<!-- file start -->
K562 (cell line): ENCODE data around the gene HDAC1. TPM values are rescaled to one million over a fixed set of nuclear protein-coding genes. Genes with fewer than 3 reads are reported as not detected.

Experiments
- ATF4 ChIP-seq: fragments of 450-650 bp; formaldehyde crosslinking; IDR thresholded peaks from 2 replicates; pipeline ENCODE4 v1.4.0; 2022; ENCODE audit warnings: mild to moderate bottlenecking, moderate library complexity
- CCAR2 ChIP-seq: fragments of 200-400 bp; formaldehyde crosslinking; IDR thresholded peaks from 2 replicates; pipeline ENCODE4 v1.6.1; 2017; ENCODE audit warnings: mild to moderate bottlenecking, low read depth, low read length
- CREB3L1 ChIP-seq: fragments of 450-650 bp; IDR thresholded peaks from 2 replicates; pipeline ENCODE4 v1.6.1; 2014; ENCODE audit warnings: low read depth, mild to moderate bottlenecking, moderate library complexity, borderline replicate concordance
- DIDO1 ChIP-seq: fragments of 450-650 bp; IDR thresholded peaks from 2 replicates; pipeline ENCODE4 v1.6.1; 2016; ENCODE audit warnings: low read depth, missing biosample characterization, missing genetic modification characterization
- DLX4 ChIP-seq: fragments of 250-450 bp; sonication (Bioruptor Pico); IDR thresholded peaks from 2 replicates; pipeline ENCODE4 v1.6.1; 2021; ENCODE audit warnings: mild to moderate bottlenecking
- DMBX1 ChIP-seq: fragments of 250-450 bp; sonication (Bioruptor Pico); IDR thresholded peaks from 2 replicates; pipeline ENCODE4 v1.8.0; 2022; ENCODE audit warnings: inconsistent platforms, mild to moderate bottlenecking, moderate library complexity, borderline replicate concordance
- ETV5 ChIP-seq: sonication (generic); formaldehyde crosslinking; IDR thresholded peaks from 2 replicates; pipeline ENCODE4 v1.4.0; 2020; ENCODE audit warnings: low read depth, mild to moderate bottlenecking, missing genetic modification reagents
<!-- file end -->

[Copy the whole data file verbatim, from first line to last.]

K562 (cell line): ENCODE data around the gene HDAC1. TPM values are rescaled to one million over a fixed set of nuclear protein-coding genes. Genes with fewer than 3 reads are reported as not detected.

Experiments
- ATF4 ChIP-seq: fragments of 450-650 bp; formaldehyde crosslinking; IDR thresholded peaks from 2 replicates; pipeline ENCODE4 v1.4.0; 2022; ENCODE audit warnings: mild to moderate bottlenecking, moderate library complexity
- CCAR2 ChIP-seq: fragments of 200-400 bp; formaldehyde crosslinking; IDR thresholded peaks from 2 replicates; pipeline ENCODE4 v1.6.1; 2017; ENCODE audit warnings: mild to moderate bottlenecking, low read depth, low read length
- CREB3L1 ChIP-seq: fragments of 450-650 bp; IDR thresholded peaks from 2 replicates; pipeline ENCODE4 v1.6.1; 2014; ENCODE audit warnings: low read depth, mild to moderate bottlenecking, moderate library complexity, borderline replicate concordance
- DIDO1 ChIP-seq: fragments of 450-650 bp; IDR thresholded peaks from 2 replicates; pipeline ENCODE4 v1.6.1; 2016; ENCODE audit warnings: low read depth, missing biosample characterization, missing genetic modification characterization
- DLX4 ChIP-seq: fragments of 250-450 bp; sonication (Bioruptor Pico); IDR thresholded peaks from 2 replicates; pipeline ENCODE4 v1.6.1; 2021; ENCODE audit warnings: mild to moderate bottlenecking
- DMBX1 ChIP-seq: fragments of 250-450 bp; sonication (Bioruptor Pico); IDR thresholded peaks from 2 replicates; pipeline ENCODE4 v1.8.0; 2022; ENCODE audit warnings: inconsistent platforms, mild to moderate bottlenecking, moderate library complexity, borderline replicate concordance
- ETV5 ChIP-seq: sonication (generic); formaldehyde crosslinking; IDR thresholded peaks from 2 replicates; pipeline ENCODE4 v1.4.0; 2020; ENCODE audit warnings: low read depth, mild to moderate bottlenecking, missing genetic modification reagents